Adonis Diaries

Posts Tagged ‘B enterprises

Idiosyncrasy in “accreditation”: Academic, Institutions, and States? (Jan. 2, 2010)

In a previous post I described a recent certification process for B enterprises. This article is to provide further explanation on how these “accreditation organizations” are launched, prosper, and fade away. Generally, in societies not centrally controlled, you have, now and then, a few “accredited” members in every discipline or syndicate making waves on the ground that “performance” (ethics, standard of knowledge, training, transparency…) is declining and that the discipline has to be reformed; then, they start a certification process that never goes far because money is generated when an idea catch up with the awareness wave of the public.

For example, the certifying organization that issue B (for benefit) rate to enterprises that sign up to demonstrate that they are socially and environmentally performing has hired 12 employees across the USA to do “random” audits: every two years, a B enterprise has to ask to renew its certification, pay for certification renewal even if it was not audited.  This is how certification organization make money: they get paid for doing nothing after the first issuing of certification for many years until it is discredited for fraud or when the original entrepreneurs are discovered not to be passionate and resilient enough to bar companies’ gimmick of using a certification for “green washing” their image instead of investing on programs with tangible results. The B certification organization is currently working on a budget of $1.5 million and growing exponentially but it has proven to be conscientious and meaning to improve business practices.

Certification organizations enjoy gold mine businesses when supported by political institutions or deep pocket multinationals aiming at destroying independent competitors.  When you hear “accreditation” the first thing that come to mind are academic institutions. Renowned universities expand overseas and extend their names to local universities after submitting to accreditation procedures. It is the process that is interesting because university administration and staff scramble to communicate with one another, concentrate meeting sessions among professors who never talk with one another, encourage emailing ideas, suggestions, programs, result data, graphs, sophisticated presentation gimmicks, gastronomic explorations, touring campaigns, and whatever is necessary to offering a good image to the accreditation team.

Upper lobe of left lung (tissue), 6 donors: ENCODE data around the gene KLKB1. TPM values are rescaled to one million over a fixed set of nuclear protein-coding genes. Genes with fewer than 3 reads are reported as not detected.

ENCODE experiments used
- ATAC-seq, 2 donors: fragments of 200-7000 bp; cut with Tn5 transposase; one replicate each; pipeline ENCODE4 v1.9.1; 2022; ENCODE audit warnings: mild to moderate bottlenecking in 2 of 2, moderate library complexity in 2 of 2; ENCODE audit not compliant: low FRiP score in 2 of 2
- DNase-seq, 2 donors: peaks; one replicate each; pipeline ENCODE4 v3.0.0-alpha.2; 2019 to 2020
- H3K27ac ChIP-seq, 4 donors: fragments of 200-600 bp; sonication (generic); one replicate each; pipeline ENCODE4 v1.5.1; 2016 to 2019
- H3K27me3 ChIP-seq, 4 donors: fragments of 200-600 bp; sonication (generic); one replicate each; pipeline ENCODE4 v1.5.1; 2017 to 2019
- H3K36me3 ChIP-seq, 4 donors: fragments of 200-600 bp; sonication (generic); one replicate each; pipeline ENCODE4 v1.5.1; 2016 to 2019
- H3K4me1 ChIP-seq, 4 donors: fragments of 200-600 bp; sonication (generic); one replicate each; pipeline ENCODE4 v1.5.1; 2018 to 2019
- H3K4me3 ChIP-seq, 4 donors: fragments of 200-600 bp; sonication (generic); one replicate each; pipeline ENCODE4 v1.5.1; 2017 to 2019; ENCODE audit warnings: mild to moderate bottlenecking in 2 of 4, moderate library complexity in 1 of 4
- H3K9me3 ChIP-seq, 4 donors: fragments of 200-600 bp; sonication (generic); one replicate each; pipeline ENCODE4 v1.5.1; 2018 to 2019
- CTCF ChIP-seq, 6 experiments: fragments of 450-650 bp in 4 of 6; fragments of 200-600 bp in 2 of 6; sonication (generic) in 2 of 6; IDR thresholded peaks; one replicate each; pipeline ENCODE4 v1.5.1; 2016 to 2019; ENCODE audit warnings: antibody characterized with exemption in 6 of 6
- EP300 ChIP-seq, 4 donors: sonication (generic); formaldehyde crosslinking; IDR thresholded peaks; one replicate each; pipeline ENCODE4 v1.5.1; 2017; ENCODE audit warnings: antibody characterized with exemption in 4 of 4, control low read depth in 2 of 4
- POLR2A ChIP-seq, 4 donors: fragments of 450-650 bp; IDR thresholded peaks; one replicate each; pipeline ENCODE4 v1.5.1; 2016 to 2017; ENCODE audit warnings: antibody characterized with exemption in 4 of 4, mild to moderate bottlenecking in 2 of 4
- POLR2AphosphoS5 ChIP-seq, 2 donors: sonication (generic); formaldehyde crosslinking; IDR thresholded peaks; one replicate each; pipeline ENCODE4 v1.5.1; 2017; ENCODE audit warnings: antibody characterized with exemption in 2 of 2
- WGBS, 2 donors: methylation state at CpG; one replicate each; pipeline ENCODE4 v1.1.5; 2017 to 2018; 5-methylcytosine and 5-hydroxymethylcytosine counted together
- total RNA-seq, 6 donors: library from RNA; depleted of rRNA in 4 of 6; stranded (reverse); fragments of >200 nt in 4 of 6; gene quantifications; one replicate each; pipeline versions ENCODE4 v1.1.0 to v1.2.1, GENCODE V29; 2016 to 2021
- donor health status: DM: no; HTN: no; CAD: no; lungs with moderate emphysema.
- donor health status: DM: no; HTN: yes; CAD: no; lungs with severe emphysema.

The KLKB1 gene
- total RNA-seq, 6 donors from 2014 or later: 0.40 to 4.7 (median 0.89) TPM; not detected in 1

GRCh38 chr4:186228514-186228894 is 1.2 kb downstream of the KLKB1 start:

In most cases, the accreditation team is enjoying his stay and being paid lavishly for just listening to good natured “professors” who are making a living the harsh way until opportunity knock to participating in accreditation teams. Business is business and no hard feelings are supposed to tarnish a excellent profitable business that parents of student pay for an imaginary piece of paper certifying that their offspring graduated from such a “certified university” and recognized by a developed country. Sure, after graduation the student is automatically admitted to continue his higher education as long as money is available. This naïve student, who never opened a book and barely can write in his own language, is asked to read half a dozen books per week in an exotic language and write analyses of what he read. As if professors are paid to teach! Professors are meant to be “advisors”, mentor, and abuse students to do their own projects contracted out from companies.

I hear that when a professor is awarded the Nobel Prize or any other recognized international award that students are cognizant of then the professor receive a “chair” from the university and maybe a building is named after him or occasionally, a building is erected in his honor.  It is the latest university that gets all the honors and the others academic institutions that taught the “professor” are irrelevant. In return the university expects increase in enrollment: the students want to ogle the “chair” but the chair is empty.  The professor is more comfortable on his rickety chair, in a secluded environment.